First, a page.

Her father was the notorious King Henry the Eight, who had six wives. Elizabeth was the daughter of his second wife, Anne Boleyn, who was beheaded for suspected adultery and other trumped-up crimes, when Elizabeth was only three years old.
Elizabeth ruled wisely and fairly for forty five years, taking advice from her council of learned men, but going her own way. In spite of pressure from her advisers she refused to ever marry, and became known as the ‘Virgin Queen’. However, she loved the attention of her devoted courtiers, and was rumoured to have affairs – particularly with her favourite, Robert, Lord Dudley who, it is believed, was her one true love, and, in later years, with Robert Devereux, the young earl of Essex.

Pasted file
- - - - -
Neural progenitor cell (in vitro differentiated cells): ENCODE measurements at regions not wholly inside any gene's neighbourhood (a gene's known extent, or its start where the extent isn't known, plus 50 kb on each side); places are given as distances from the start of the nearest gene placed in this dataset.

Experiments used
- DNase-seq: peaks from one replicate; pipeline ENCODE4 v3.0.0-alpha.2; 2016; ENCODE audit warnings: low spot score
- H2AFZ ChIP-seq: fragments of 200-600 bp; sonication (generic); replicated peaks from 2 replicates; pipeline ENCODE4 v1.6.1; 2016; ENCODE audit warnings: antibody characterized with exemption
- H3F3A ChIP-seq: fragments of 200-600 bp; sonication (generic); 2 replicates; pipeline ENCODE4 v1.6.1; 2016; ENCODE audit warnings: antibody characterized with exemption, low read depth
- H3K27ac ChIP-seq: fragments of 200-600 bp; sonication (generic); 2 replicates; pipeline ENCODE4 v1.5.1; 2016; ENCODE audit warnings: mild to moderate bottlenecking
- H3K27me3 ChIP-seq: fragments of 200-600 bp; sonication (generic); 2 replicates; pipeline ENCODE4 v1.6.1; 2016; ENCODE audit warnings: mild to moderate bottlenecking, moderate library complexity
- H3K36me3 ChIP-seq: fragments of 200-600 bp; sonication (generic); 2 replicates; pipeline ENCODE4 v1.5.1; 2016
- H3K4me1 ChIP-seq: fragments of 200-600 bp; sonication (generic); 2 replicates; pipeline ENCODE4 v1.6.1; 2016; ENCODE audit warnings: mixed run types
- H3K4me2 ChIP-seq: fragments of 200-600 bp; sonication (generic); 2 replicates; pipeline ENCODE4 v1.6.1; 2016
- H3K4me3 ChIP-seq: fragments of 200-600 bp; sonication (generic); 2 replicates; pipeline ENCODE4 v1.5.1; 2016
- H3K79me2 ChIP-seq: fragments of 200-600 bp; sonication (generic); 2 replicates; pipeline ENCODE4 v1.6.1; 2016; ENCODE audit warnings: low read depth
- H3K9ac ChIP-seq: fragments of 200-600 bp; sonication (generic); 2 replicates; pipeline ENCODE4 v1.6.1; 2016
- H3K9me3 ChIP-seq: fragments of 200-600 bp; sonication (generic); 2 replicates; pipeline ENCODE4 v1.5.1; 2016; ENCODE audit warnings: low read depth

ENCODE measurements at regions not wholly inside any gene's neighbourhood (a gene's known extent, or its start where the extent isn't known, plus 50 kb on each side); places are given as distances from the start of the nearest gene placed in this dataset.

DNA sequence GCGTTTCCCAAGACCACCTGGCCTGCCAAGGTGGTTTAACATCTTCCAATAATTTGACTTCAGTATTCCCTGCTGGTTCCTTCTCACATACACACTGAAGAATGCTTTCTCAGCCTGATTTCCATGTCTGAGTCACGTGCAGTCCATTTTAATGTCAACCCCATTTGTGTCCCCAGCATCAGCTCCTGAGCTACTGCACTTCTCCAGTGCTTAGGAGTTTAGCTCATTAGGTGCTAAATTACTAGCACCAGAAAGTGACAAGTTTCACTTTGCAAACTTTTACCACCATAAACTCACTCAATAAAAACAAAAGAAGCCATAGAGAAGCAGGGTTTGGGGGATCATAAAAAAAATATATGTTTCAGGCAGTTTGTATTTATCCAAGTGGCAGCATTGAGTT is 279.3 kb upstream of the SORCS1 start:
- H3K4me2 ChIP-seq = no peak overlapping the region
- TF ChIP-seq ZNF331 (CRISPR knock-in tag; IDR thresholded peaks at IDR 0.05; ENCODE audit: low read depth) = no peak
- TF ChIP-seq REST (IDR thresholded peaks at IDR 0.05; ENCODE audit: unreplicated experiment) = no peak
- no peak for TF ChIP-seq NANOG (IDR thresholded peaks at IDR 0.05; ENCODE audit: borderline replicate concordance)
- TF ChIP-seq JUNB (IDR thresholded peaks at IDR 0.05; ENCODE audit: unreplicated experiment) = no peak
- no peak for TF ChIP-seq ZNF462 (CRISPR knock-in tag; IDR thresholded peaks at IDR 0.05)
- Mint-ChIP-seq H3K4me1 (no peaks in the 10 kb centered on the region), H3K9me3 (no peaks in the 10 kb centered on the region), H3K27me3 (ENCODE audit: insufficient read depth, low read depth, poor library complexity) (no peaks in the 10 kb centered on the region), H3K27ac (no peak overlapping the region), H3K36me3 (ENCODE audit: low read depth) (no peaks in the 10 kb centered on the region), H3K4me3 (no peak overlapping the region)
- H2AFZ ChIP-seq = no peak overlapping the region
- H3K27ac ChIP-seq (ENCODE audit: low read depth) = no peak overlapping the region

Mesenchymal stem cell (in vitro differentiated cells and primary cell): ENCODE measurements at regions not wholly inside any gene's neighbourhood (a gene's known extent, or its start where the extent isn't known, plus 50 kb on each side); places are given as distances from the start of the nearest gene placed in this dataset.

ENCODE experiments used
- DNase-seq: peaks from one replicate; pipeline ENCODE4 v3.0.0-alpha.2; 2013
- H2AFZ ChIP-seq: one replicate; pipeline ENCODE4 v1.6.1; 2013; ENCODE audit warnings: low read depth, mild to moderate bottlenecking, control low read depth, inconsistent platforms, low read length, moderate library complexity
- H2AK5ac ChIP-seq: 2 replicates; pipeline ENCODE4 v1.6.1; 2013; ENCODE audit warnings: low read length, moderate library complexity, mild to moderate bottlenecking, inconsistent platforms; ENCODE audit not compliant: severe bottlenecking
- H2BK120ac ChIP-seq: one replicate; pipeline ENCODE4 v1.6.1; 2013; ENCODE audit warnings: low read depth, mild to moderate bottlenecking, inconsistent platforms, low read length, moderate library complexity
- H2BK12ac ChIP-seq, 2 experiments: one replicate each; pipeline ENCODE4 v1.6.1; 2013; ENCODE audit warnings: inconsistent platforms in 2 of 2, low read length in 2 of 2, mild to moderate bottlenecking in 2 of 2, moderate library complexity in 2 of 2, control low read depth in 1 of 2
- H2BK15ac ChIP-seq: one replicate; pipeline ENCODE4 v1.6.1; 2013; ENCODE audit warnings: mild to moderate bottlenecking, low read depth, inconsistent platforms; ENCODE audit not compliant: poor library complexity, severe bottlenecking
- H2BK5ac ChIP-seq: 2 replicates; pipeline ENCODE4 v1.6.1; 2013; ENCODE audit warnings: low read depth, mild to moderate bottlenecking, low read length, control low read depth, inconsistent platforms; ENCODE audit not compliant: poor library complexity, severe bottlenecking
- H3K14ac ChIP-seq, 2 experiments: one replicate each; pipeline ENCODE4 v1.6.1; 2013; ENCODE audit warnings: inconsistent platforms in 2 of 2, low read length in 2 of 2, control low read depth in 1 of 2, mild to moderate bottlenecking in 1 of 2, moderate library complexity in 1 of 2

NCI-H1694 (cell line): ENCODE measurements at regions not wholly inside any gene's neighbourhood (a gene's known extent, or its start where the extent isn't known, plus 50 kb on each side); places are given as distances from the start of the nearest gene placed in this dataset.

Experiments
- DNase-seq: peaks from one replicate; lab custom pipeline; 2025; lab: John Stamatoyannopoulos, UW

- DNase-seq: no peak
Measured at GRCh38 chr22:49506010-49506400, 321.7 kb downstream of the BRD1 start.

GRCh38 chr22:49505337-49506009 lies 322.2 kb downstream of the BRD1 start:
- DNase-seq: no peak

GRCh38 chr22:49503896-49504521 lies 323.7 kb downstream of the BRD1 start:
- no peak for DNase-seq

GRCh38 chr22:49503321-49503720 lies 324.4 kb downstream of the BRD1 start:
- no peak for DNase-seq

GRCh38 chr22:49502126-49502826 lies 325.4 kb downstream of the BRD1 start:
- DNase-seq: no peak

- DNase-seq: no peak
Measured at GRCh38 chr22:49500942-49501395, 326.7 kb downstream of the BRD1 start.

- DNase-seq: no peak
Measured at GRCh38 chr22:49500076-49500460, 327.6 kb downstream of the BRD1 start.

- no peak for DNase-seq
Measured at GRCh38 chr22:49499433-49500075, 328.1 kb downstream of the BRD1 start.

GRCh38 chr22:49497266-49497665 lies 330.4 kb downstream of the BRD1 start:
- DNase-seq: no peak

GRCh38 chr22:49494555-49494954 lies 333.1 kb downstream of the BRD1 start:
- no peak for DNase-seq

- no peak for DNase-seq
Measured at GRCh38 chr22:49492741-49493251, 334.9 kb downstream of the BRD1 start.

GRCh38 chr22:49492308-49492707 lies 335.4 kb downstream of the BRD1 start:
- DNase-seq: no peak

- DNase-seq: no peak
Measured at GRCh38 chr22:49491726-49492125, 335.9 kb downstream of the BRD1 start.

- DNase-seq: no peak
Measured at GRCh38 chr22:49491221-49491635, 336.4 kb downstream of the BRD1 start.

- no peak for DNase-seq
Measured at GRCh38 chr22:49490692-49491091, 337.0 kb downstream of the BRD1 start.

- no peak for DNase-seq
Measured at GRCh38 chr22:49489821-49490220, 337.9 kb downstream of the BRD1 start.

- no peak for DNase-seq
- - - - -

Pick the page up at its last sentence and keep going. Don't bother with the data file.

She was a diplomatic ruler who restored the Church of England and eased tensions between England and France, and England thrived throughout her reign.
In an age when women were considered inferior to men, Elizabeth was a glorious exception.
A 1930’s Hollywood sex symbol, Mae West was assertive in an age when women were supposed to be submissive; she was openly bawdy when respectability was the order of the day.
She began her career as a child star in vaudeville, and later went on to write her own plays, including “SEX”, for which she was arrested and sentenced to 10 days in jail for ‘corrupting the morals of youth.’ She got her first part in the movies in 1932, and with her first film she became a box-office smash hit, breaking all sorts of attendance records.